• Do some lone studying beforehand. The aim is to revise with your friends not learn new material that you’ve just been introduced to in a lecture last week.
  • Make sure to plan meeting times for studying so that it’s different from you usual meetups and and can be treated as such. Vaguely mentioning to your friend that you will discuss something you haven’t understood on your course may be motivated by good intentions. However, if you don’t explicitly plan to revise together, you may end up prioritising your social plans and forgetting all about it.
  • Agree on what topics you’ll be going over together. It is well worth having a planning session where you decide the order in which you’ll be revising topics or parts of your module(s). So that every week, when you meet at say 12 pm on Wednesdays, it is a natural progression from the last week and you can be as efficient as possible.
  • Choose a place you feel is best for your group study style. You can book group study spaces at The Diamond, IC or Western Bank and see how that goes. Depending on the module type, you may need to project slides or write your solution on a whiteboard which would narrow down your options. However, if your revision can be done properly by discussing with some notes handy or you’d prefer not to do it in the library, you may consider any of the cafes around. The downside is that you’ll have to at least buy a drink but from personal experience, Steam Yard, Tamper and 200 Degrees serve really good coffee. I have also heard good reviews about Ink & Water. Just be careful not to turn it into a full on brunch date that doesn’t involve any revision as the menus can be quite tempting.

 

Of course, there are other ways to benefit from having friends to discuss university work with besides revising together. Maybe you’d simply prefer asking your friends about questions you’ve struggled with or comparing solutions to problems. That’s equally great. We are all different so explore some options but in the end stick with what works best for you 😉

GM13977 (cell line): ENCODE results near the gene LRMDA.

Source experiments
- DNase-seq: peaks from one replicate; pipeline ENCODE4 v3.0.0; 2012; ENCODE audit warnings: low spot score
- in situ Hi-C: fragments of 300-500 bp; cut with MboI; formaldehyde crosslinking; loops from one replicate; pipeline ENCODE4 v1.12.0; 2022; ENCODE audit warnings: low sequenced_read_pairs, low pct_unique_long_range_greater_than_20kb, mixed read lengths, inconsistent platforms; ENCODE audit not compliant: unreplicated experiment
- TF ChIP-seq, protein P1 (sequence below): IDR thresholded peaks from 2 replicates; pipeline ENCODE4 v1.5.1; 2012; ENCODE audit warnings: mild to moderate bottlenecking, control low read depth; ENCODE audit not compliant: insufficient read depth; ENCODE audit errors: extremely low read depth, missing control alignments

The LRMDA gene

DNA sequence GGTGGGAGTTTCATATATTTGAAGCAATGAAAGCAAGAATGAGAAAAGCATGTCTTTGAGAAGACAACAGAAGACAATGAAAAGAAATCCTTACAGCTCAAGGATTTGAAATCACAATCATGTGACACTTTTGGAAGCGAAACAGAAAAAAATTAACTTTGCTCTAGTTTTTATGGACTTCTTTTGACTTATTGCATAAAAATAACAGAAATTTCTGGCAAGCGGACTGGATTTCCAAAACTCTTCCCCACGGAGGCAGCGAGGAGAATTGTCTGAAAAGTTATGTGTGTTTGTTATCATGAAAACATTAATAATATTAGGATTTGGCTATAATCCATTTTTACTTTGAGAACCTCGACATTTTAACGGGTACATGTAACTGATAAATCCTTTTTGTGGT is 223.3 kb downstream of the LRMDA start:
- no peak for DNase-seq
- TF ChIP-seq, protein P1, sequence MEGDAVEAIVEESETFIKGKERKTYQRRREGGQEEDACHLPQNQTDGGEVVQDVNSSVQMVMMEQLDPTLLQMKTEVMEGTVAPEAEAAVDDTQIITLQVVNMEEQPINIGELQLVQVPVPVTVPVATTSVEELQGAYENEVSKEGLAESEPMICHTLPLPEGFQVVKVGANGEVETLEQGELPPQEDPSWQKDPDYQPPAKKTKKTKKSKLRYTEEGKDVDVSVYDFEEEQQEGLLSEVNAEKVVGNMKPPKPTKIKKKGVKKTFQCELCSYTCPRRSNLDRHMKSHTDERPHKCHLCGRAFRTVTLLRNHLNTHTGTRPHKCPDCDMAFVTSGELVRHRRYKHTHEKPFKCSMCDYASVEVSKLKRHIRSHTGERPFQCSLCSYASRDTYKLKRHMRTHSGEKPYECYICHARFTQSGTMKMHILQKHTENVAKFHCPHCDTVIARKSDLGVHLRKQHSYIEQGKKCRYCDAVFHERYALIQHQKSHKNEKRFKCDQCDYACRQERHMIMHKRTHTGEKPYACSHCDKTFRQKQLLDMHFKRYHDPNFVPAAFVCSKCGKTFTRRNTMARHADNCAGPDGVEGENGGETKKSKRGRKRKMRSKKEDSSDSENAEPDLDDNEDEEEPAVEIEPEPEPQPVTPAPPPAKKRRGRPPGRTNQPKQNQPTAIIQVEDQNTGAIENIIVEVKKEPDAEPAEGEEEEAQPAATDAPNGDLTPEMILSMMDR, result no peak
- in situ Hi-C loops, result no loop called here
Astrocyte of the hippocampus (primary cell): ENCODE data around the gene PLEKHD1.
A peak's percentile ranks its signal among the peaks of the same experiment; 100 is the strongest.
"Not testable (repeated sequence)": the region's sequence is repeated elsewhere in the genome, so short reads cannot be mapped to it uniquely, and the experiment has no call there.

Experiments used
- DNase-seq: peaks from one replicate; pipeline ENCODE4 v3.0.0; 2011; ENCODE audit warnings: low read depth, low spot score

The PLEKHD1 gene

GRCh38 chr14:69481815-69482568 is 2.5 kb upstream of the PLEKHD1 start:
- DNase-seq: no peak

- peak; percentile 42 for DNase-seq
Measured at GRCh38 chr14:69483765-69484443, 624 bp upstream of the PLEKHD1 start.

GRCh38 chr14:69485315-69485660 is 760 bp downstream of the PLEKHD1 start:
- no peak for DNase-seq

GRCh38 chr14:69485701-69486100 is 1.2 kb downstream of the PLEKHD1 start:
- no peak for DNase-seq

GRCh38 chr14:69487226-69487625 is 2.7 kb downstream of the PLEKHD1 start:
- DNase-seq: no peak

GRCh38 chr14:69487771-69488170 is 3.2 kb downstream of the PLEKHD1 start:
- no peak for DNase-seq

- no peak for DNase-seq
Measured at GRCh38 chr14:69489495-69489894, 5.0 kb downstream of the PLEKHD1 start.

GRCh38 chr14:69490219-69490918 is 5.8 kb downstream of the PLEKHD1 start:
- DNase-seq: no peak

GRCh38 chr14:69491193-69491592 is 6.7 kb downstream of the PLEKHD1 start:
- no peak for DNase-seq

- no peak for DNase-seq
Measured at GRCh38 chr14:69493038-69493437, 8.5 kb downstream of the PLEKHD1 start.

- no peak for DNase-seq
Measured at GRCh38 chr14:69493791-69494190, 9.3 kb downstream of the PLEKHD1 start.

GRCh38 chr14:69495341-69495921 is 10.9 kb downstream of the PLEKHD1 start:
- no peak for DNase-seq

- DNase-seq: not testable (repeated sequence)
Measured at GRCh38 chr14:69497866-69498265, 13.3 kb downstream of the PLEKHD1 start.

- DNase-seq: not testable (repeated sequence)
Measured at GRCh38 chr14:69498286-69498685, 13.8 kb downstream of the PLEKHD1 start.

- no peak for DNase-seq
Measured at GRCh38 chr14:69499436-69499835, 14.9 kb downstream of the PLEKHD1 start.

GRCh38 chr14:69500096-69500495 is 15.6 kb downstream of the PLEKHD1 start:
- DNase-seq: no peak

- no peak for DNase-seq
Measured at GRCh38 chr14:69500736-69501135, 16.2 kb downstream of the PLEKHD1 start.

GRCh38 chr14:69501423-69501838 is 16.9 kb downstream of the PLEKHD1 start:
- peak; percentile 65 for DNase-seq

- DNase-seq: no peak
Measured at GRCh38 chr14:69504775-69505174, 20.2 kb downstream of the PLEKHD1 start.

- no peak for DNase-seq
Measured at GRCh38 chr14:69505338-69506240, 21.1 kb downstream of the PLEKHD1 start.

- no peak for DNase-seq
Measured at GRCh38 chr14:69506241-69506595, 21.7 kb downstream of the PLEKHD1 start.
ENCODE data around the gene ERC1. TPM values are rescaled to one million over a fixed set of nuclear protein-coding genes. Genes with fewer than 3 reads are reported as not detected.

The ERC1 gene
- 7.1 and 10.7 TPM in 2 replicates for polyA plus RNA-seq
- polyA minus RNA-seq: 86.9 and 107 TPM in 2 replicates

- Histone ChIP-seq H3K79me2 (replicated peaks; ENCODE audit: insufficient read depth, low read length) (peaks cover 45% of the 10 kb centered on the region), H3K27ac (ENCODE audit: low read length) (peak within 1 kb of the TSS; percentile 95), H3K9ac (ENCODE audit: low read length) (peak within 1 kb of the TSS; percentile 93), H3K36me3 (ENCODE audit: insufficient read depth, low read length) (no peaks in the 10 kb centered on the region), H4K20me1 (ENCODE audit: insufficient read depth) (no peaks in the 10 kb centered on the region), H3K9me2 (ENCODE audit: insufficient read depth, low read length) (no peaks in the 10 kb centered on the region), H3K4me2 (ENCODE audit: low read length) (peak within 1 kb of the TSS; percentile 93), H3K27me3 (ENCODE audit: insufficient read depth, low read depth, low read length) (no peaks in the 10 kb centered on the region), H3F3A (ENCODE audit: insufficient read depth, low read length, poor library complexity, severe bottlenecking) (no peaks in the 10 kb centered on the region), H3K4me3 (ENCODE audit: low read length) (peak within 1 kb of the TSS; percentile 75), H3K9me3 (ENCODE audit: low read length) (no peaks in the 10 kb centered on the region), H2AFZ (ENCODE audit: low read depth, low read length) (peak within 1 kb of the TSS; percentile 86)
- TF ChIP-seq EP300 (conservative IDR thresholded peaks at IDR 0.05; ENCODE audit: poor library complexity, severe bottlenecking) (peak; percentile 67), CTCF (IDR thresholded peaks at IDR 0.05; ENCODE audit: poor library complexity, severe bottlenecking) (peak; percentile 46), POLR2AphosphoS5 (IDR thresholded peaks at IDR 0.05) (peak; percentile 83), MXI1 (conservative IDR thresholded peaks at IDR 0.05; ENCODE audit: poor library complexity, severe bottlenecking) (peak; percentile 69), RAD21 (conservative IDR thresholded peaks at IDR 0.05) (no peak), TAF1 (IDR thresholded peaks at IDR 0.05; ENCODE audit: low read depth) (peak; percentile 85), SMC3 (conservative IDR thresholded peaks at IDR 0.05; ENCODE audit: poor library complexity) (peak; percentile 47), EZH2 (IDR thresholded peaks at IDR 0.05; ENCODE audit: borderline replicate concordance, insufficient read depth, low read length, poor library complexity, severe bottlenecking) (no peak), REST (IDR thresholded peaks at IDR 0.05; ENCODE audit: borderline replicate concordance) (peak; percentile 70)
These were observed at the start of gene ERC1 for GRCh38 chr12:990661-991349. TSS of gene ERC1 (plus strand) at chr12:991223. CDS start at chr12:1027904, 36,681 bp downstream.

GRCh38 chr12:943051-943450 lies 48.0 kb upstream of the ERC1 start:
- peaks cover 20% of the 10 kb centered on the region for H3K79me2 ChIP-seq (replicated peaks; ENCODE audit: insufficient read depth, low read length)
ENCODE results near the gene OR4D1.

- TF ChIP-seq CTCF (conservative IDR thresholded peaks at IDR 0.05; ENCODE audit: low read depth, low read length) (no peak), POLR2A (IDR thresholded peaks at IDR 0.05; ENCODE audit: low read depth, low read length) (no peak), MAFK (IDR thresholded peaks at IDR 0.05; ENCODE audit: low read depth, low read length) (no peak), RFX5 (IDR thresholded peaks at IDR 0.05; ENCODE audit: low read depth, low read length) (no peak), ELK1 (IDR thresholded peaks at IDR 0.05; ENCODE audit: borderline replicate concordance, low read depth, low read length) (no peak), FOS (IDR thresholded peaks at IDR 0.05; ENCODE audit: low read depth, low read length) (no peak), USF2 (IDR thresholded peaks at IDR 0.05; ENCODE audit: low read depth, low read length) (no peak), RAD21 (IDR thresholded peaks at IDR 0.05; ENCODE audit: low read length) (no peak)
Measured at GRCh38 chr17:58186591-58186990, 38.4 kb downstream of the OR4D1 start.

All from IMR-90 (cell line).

Posted in All things 301, Written by James

My Experience of the SURE Scheme

As my colleague Stefana has already explained the what the SURE scheme is, I thought I might share my own experience of participating in the SURE scheme at a student.

Applying

I was interested in the SURE scheme for a few reasons. First, I was thinking about going into academia when I graduated, or at least further study with a research focus. It’s always good to find out if you don’t like something before you put another year of your life into it. The SURE scheme gives you a chance to really experience what working on your own research project is like. Second, I was going to be staying over the summer in Sheffield anyway. My friends were going abroad on placements, or otherwise engaging themselves with work experience or internships. I needed something to keep my busy over summer, and it didn’t hurt that they’d pay me £1,080, to complete the project. That would keep living expenses down a bit!

The application process was quite easy. The main task is finding a lecturer willing to supervise your research over the summer, so it takes a little bravery to start asking around. But most lecturers won’t bite, and those that do aren’t worth working with anyway! Once I’d found mine, I started working with them on the topic of my project. Sometimes it will be something your tutor is already planning to work on, and you’ll be helping them with an aspect of it. Otherwise, it will be something you can do on your own, with your tutor providing a guiding hand.

There are forms to fill out, but its quite simple once the SURE staff can explain it to you, and we at 301 are always willing to answer your emails on the subject! There are limited places, especially if you require extra funding for materials, hiring spaces etc. So its best to spend a little time polishing that application! If you’re anything like me, it will be the first in a long line of application forms, so its good practise!

My Project

Here is where my experience diverges from some others. I was doing my undergraduate degree in philosophy, which is a subject where research takes the form of reading books and papers, discussing ideas with colleagues, then writing your own paper on the subject. This is of course wildly different from what some other students were doing. There have been people building small robots or computer programs, people writing and performing plays or other artworks. Some even choose to do ambitious research proposals involving surveys and studies. All this is possible to do, but mine was just a dinky little research paper on the philosophy of fiction. Of course, I enjoyed it nevertheless.